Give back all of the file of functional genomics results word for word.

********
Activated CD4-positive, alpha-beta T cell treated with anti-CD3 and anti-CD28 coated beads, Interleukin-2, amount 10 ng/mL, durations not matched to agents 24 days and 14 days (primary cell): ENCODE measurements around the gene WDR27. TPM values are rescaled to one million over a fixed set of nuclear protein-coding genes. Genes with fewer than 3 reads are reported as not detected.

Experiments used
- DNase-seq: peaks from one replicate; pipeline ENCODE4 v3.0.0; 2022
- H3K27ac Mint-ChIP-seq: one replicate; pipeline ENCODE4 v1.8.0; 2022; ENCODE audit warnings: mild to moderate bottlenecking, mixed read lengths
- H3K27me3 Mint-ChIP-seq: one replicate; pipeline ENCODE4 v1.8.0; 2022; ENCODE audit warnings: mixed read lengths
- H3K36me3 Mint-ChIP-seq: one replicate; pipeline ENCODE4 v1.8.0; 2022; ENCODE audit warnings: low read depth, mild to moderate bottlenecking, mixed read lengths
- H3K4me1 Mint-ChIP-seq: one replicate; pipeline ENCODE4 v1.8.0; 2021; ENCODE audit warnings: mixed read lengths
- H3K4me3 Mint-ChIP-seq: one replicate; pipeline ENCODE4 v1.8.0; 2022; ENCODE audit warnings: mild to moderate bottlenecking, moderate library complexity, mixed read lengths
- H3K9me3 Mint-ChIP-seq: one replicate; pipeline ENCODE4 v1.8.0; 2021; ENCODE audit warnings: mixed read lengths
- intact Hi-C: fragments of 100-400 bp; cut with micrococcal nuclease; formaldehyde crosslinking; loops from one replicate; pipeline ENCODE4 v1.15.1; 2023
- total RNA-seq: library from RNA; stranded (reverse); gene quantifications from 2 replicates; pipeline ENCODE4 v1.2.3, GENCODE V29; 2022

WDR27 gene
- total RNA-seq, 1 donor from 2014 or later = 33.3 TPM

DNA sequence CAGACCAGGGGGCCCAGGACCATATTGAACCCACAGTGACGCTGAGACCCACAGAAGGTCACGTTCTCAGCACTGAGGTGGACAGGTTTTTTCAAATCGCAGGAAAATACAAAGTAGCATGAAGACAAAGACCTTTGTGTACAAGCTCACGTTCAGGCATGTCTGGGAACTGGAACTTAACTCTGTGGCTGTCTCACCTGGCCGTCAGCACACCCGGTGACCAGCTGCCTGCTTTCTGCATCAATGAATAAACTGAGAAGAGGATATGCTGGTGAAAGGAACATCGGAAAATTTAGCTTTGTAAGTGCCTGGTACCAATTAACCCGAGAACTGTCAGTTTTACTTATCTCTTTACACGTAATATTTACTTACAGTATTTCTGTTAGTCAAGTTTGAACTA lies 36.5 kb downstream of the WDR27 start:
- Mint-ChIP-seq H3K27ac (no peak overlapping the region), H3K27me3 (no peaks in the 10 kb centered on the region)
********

Activated CD4-positive, alpha-beta T cell treated with anti-CD3 and anti-CD28 coated beads, Interleukin-2, amount 10 ng/mL, durations not matched to agents 24 days and 14 days (primary cell): ENCODE measurements around the gene WDR27. TPM values are rescaled to one million over a fixed set of nuclear protein-coding genes. Genes with fewer than 3 reads are reported as not detected.

Experiments used
- DNase-seq: peaks from one replicate; pipeline ENCODE4 v3.0.0; 2022
- H3K27ac Mint-ChIP-seq: one replicate; pipeline ENCODE4 v1.8.0; 2022; ENCODE audit warnings: mild to moderate bottlenecking, mixed read lengths
- H3K27me3 Mint-ChIP-seq: one replicate; pipeline ENCODE4 v1.8.0; 2022; ENCODE audit warnings: mixed read lengths
- H3K36me3 Mint-ChIP-seq: one replicate; pipeline ENCODE4 v1.8.0; 2022; ENCODE audit warnings: low read depth, mild to moderate bottlenecking, mixed read lengths
- H3K4me1 Mint-ChIP-seq: one replicate; pipeline ENCODE4 v1.8.0; 2021; ENCODE audit warnings: mixed read lengths
- H3K4me3 Mint-ChIP-seq: one replicate; pipeline ENCODE4 v1.8.0; 2022; ENCODE audit warnings: mild to moderate bottlenecking, moderate library complexity, mixed read lengths
- H3K9me3 Mint-ChIP-seq: one replicate; pipeline ENCODE4 v1.8.0; 2021; ENCODE audit warnings: mixed read lengths
- intact Hi-C: fragments of 100-400 bp; cut with micrococcal nuclease; formaldehyde crosslinking; loops from one replicate; pipeline ENCODE4 v1.15.1; 2023
- total RNA-seq: library from RNA; stranded (reverse); gene quantifications from 2 replicates; pipeline ENCODE4 v1.2.3, GENCODE V29; 2022

WDR27 gene
- total RNA-seq, 1 donor from 2014 or later = 33.3 TPM

DNA sequence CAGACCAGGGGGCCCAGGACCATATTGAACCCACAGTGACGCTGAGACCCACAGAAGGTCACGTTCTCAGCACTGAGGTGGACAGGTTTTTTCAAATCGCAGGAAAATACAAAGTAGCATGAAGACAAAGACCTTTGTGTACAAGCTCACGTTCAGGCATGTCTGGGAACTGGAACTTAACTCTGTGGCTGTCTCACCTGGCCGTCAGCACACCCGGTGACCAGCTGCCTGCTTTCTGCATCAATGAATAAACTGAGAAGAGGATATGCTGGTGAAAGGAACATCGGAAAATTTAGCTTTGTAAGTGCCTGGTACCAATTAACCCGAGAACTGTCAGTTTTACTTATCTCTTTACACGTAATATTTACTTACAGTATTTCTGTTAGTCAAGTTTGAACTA lies 36.5 kb downstream of the WDR27 start:
- Mint-ChIP-seq H3K27ac (no peak overlapping the region), H3K27me3 (no peaks in the 10 kb centered on the region)